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IN THE AFTERMATH of every terrorist attack against Israelis since the initiation of the Oslo accords, we hear Prime Minister Yitzhak Rabin decry Islamic fundamentalism. The recent Ramat Gan attack was no exception.

Spokesmen for the various Islamic fundamentalist groups say their terror against Jews will continue. They maintain that Islam demands it. Israelis are the enemies of Islam."The failure to meet the July 1 deadline is a clear evidence of the intention of the Israeli occupation," said Islamic Jihad leader Sheik Abdullah Shami in a July interview from Gaza.

When asked if the attacks would resume, the sheik replied, "The Islamic Jihad will choose the appropriate time to achieve its goals. The situation can last for a long period of time, and it may not. The Israelis cannot sit quiet."

Last week, another bus was bombed, this time in Jerusalem; four people were killed and 100 others wounded.

Is the Islamic fundamentalist world-view vis-a-vis Israel a minority view in the Muslim world? Even more important, what is mainstream Islam's view? Is it true that Islam cannot tolerate Israelis in Palestine? Is violence legitimate when efficacious to this end? If the answers are "no," then a Ramat Gan bus rider is not an enemy of Islam. If the answers are "no," then why haven't we heard it loud and clear?

Clearly, Muslim religious leaders, not the politicians and security experts presently negotiating the peace, are the appropriate ones to address. Yet when Israel's Chief Rabbi Lau asked the head of the Jerusalem Waqf (Muslim Council) to declare that the murder of innocents in the name of Allah is unacceptable, his request fell on deaf ears. In fact, no Islamic leader of stature has come out clearly and unequivocally for amelioration.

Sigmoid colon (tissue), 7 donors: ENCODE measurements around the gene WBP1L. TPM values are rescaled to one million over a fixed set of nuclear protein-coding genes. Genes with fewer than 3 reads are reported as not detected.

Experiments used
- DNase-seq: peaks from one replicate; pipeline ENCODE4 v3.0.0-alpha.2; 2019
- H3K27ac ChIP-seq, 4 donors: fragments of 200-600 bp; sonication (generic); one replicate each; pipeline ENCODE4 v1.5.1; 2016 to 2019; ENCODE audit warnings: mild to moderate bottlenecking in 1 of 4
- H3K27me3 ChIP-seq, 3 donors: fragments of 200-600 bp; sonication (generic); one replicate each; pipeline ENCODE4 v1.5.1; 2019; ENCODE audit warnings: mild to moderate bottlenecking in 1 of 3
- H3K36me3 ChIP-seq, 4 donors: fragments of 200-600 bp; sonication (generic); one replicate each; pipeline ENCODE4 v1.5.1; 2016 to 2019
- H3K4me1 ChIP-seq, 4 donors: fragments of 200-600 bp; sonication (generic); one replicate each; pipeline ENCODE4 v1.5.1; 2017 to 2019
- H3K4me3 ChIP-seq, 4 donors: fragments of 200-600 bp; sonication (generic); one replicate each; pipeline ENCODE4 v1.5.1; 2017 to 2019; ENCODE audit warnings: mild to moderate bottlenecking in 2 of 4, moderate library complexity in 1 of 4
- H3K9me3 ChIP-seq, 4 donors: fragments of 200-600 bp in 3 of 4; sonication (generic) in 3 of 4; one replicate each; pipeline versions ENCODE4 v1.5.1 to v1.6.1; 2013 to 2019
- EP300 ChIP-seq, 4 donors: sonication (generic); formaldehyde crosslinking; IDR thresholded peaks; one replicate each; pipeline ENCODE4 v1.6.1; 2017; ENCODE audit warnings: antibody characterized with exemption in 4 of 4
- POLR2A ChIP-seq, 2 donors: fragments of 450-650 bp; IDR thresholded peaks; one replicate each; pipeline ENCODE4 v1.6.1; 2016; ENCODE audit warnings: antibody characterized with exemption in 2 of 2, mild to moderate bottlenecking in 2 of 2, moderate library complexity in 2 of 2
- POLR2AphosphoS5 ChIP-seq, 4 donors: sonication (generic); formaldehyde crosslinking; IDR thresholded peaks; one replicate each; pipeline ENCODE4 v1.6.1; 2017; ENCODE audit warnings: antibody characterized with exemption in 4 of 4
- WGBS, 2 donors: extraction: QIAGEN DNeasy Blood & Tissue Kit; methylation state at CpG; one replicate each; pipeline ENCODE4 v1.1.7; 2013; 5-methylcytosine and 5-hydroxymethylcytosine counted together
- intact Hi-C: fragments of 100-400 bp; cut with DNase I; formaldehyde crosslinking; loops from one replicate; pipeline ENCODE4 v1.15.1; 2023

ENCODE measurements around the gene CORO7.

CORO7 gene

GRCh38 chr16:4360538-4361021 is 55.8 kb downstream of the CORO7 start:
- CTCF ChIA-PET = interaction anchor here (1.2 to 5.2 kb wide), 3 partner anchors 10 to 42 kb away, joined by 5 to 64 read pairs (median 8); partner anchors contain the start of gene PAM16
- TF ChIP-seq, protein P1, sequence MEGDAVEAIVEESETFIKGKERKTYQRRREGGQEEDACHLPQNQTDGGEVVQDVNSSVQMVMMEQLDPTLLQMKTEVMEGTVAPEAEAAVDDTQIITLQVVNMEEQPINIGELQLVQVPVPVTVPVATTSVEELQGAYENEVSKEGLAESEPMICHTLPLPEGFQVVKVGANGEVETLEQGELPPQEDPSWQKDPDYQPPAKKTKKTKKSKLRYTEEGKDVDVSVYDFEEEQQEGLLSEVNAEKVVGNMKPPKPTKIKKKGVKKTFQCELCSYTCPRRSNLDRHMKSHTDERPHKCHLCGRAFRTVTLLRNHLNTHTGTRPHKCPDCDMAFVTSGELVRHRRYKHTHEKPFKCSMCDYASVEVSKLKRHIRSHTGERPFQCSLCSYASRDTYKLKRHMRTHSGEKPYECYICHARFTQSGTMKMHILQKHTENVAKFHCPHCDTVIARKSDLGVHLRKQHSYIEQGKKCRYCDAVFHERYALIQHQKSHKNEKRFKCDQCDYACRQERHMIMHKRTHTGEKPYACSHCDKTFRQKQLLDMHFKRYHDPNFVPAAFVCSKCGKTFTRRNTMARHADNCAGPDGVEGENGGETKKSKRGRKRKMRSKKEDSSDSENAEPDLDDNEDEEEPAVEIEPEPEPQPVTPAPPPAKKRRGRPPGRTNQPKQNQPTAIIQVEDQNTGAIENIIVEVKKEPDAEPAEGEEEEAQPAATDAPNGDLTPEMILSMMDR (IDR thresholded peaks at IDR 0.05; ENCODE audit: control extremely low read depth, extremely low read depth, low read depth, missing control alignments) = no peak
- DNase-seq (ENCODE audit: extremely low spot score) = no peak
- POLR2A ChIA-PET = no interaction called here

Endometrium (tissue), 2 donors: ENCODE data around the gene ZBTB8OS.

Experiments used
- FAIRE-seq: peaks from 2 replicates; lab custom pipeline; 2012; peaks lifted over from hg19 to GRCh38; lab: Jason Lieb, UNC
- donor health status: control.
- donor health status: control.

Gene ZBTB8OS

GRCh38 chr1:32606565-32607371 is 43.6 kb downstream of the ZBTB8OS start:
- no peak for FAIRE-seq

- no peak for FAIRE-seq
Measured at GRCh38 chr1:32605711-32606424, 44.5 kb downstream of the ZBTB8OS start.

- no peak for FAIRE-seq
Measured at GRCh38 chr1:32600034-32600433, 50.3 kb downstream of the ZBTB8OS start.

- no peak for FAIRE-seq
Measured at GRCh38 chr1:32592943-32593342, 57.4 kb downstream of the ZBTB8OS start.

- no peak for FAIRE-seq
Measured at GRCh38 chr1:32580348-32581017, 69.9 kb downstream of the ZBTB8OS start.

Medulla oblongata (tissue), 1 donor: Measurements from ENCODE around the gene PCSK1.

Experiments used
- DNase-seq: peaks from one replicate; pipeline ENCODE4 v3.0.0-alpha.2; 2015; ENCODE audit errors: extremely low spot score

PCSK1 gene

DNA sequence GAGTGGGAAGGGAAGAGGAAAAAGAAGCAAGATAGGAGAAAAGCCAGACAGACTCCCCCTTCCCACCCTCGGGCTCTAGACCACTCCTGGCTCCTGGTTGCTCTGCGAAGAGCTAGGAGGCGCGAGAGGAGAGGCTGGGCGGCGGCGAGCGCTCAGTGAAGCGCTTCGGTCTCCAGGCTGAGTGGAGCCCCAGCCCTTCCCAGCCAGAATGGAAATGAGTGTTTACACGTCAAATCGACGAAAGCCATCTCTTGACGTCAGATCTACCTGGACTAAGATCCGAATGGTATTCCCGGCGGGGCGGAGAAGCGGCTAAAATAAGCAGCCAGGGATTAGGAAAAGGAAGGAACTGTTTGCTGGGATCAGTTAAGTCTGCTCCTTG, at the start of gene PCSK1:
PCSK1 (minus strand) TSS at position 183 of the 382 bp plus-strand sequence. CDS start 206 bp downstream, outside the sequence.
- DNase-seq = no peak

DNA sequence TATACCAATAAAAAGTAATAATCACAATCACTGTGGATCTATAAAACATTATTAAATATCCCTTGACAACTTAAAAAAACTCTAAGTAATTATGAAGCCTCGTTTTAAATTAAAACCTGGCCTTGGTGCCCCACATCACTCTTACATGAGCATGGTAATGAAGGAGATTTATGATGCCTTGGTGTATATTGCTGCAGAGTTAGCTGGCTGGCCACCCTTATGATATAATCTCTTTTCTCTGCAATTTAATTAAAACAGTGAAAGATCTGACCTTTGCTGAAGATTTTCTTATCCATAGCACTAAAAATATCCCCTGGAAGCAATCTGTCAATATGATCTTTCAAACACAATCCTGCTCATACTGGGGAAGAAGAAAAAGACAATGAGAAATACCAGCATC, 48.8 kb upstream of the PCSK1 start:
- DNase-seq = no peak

Abdulazziz Sachendina, a professor of religious studies at the University of Virginia, notes that the Koran affirms, "War may legitimately be waged only with religious authorization." John Kelsey, author of "Just War and Jihad," asserts that "those who proclaim Islam is a religion of peace and has nothing to do with war mislead us."

Perhaps the individual Muslim religious leader who wishes to work toward peaceful coexistence needs support. A world-recognized body of Muslim clerics should convene and pronounce explicitly and unequivocally that a sovereign non-Islamic state can indeed be tolerated in the Middle East according to its understanding of the Koran.

In addition to alleviating Israeli suspicions, these clerics would reduce Muslim antagonism and terror toward Israel. Both outcomes would reduce tension and thereby promote peace.

This idea was first proposed as part of a 1992 peace initiative put forth by then-Secretary of State James Baker. It should be reconsidered now. Success or failure of the peace process could hinge on it. The blood of the many innocents that has been - and may yet be - spilled in the wake of the present peace process demands it now more than ever.